By 2040, more than half (57%) of passenger car sales will be electric, while electric buses will completely dominate the market, comprising more than four fifths of sales (81%), according to clean energy analysts BloombergNEF (BNEF). The enthusiasm for a forthcoming electric vehicle (EV) revolution is palpable in many quarters, but practically speaking, it still seems a long way off.
Until now, the main barriers to EV adoption have been drivers’ fear of running out of power, known as ‘range anxiety’, and a limited number of EV models on the market. But Espen Hauge, president of the European Association for Electromobility and also of the Norwegian Electric Vehicle Association, says that these issues are well on the way to being solved, with hundreds of new models coming on to the market over the next few years, with ranges of 200 miles or more.
The next hurdle to be overcome is the lack of charge points. For the market to really take off from here, “we need more charging infrastructure,” says Hauge. “In Norway, which has one of the highest penetrations of EVs, it’s becoming a problem because we’re starting to have a lot more cars on the road. If we don’t have fast charging facilities, there are going to be queues.
“It’s true, we are still very close to the start of the electric vehicle journey,” says Hauge. “But the number of charge points is increasing, car sales are increasing and a number of cities, regions and states are putting targets in place.”
That charging infrastructure is starting to appear thanks to a combination of government incentives and the arrival in the market of several players with the serious financial firepower needed to undertake the necessary investment, including oil majors Shell (which owns New Motion) and BP (Chargemaster), utilities such as Engie (EV Box) and Fortum (Plugsurfing) and carmakers such as BMW and Daimler (Digital Charging Solutions). Earlier this year, Iberdrola announced plans to install 25,000 charge points in Spain by 2021, in an illustration of the scale of the commitments companies are making.
Utilities and network operators have been studying how the growth of the EV market will affect electricity generators for a number of years, says Barry Carruthers, Head of Innovation at Scottish Power. “This is going to be a challenge to regulators and business models in the network sector. We need to invest in the grid.”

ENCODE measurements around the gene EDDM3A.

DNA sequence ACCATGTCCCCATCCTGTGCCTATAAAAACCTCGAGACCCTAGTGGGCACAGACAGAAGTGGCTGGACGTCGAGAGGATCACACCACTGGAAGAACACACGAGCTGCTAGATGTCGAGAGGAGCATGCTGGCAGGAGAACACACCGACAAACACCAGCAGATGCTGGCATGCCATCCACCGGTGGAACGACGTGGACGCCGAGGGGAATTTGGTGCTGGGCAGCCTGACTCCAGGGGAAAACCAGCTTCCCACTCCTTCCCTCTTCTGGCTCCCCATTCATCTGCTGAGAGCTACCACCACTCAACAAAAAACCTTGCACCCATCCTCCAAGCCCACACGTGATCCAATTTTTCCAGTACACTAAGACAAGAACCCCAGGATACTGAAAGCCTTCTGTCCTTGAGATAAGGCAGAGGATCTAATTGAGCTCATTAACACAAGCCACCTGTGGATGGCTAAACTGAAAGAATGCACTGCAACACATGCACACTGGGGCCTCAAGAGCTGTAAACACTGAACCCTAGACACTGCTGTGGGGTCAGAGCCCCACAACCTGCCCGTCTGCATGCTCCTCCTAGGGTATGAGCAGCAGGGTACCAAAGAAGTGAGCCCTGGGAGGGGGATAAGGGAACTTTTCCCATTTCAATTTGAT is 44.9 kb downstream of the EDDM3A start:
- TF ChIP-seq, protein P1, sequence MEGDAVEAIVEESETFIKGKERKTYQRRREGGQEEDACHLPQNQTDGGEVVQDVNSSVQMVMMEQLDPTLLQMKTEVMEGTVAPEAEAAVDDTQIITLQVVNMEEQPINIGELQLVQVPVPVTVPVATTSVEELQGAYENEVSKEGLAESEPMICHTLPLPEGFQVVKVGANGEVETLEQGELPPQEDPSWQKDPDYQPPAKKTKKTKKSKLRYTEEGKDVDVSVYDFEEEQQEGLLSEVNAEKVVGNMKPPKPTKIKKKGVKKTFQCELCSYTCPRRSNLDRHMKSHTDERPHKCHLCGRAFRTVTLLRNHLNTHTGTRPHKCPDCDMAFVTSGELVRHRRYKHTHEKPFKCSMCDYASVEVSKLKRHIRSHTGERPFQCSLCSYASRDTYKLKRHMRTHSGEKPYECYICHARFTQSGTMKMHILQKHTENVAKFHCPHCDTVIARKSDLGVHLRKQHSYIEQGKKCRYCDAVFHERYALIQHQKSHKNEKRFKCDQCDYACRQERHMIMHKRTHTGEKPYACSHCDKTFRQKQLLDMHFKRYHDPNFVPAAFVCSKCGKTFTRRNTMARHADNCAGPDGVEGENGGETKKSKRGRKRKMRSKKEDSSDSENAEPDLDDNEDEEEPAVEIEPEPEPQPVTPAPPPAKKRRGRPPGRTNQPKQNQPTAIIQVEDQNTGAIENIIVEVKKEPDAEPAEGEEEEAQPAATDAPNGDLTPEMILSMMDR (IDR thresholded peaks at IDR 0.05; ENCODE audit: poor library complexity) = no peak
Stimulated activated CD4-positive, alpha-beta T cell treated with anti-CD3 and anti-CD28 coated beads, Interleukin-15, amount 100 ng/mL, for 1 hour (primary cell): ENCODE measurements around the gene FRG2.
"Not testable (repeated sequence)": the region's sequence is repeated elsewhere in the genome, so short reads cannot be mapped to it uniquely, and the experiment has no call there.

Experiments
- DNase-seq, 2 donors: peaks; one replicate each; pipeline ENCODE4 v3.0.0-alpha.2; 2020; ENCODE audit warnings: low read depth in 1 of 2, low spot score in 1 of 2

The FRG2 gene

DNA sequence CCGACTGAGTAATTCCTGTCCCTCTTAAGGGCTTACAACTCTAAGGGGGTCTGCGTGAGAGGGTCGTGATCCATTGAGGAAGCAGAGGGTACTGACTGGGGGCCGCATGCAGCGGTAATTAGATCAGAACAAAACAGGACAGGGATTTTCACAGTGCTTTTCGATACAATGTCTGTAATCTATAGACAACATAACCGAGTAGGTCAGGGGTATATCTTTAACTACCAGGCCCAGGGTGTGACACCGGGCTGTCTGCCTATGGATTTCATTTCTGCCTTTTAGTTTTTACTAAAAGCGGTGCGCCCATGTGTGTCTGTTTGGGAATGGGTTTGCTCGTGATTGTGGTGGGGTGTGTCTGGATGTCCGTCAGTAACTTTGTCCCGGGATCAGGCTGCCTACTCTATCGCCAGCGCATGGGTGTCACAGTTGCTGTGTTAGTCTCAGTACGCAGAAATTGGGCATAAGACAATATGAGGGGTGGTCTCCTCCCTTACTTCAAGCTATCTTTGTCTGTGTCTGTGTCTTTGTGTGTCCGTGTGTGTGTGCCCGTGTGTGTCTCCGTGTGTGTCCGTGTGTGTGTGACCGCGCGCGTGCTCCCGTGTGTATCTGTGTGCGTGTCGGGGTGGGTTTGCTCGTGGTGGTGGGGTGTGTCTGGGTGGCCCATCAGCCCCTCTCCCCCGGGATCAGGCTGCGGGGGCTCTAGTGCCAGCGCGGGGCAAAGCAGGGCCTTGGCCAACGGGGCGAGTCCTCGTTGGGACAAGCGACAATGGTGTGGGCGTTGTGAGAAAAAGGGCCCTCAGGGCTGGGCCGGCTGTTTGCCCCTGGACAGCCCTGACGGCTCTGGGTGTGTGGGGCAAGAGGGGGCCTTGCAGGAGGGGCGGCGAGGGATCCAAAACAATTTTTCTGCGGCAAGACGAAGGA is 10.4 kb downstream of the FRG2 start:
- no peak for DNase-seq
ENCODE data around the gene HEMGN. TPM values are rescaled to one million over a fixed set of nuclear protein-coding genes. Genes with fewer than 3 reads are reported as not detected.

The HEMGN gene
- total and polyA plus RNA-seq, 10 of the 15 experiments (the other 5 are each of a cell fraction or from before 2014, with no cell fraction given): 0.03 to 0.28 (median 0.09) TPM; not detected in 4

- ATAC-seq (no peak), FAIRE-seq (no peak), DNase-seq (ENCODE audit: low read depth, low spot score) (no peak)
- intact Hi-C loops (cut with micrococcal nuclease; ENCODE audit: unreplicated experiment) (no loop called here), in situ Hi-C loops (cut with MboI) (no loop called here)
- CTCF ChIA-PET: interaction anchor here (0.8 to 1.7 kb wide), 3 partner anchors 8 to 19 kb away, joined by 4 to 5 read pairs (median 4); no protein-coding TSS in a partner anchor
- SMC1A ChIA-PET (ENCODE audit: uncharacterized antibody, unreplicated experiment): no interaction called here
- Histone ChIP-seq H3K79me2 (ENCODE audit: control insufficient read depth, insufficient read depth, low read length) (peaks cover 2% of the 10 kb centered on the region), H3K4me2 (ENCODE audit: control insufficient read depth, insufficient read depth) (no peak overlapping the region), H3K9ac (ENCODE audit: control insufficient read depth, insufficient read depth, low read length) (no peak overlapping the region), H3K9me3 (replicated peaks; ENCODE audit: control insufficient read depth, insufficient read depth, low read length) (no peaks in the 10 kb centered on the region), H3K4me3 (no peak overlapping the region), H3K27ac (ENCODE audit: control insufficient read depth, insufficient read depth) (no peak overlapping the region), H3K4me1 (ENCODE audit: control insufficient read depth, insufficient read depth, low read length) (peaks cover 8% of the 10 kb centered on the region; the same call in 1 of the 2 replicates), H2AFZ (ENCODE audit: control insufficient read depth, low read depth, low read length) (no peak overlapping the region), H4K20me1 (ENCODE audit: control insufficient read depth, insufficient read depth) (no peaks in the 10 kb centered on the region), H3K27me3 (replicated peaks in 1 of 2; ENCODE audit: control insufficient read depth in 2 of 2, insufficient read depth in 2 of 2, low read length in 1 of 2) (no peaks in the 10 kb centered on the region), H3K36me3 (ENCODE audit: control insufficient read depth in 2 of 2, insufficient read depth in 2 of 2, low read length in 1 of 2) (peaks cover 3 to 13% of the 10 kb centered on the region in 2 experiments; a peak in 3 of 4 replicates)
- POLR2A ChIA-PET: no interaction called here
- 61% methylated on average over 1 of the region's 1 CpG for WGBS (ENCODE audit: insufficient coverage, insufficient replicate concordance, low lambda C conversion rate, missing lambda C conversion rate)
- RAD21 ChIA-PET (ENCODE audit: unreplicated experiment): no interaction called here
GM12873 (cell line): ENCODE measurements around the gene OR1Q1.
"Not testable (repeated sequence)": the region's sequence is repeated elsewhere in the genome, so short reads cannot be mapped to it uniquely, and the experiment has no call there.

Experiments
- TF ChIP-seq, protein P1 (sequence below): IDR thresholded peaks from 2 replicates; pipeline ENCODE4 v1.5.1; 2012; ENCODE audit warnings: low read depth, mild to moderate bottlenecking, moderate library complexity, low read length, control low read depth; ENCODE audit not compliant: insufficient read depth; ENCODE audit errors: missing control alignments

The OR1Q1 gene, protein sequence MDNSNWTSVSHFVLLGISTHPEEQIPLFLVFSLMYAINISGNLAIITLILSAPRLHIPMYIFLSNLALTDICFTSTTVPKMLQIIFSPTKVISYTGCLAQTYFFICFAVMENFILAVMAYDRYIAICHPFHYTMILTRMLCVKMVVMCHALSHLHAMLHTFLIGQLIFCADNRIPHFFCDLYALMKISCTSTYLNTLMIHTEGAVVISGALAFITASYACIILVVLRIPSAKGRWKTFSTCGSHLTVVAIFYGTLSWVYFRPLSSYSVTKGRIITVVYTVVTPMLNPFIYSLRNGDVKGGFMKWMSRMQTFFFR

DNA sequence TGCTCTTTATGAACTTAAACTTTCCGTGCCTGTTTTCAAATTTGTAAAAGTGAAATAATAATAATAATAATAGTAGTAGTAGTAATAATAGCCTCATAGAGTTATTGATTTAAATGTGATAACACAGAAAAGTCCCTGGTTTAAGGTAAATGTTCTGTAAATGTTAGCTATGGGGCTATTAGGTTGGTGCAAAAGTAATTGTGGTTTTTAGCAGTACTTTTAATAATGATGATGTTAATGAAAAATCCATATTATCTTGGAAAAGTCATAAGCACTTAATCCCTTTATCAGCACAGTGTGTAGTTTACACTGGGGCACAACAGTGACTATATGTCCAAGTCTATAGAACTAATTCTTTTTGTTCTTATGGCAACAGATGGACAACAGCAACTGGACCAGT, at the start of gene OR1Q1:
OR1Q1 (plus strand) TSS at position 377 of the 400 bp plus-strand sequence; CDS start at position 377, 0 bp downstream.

EVs also need to be integrated in the context of all the other changes taking place in the energy system, he adds, including electrification of the heating network, the increasing proportion of renewables producing electricity, and the need for a comprehensive charging network, at home, in workplaces and at places where people can charge when they’re out and about. It also needs to be integrated with wider transportation policies encouraging people out of cars altogether and onto public transport.
“Public charging points that are open to everyone will be important, not just on the street but in places like supermarkets, retail parks and leisure centres. We’re starting to roll out publicly available chargers in partnership with local authorities and businesses,” he says.
Although EVs will increase electricity demand, it will not rise by as much as many people think, because EVs are three to four times as efficient as ICEs, Carruthers points out. Even so, the increased load will need to be managed through the use of smart chargers that do not increase the strain on the system at peak times. “We have launched a domestic time-of-use tariff so people can charge cheaply during the night using a smart charger,” he explains.
Another key driver will be the growth of the used car market for the sector, says Carruthers. “The early adopters have had their cars for three to five years and they are starting to buy second-generation vehicles now, so second-hand EVs are coming on to the market. That’s when the tipping point comes, because people don’t need to spend £45,000 to go electric.”
The market is moving so quickly that regulators are struggling to provide the enabling environment the sector needs. “With the rapid price reductions, positive policy and the momentum of the climate emergency, it is no surprise regulation is lagging behind, but if regulators don’t move in a timely fashion, the uptake of EVs will be slower than it could be,” Carruthers adds.
“Electrification will still take time because the global fleet changes slowly,” says Colin McKerracher, head of advanced transport for BNEF, “but, once it gets rolling in the 2020s, it will start to spread to many other areas of road transport. We see a real possibility that worldwide sales of conventional passenger cars have already passed their peak.”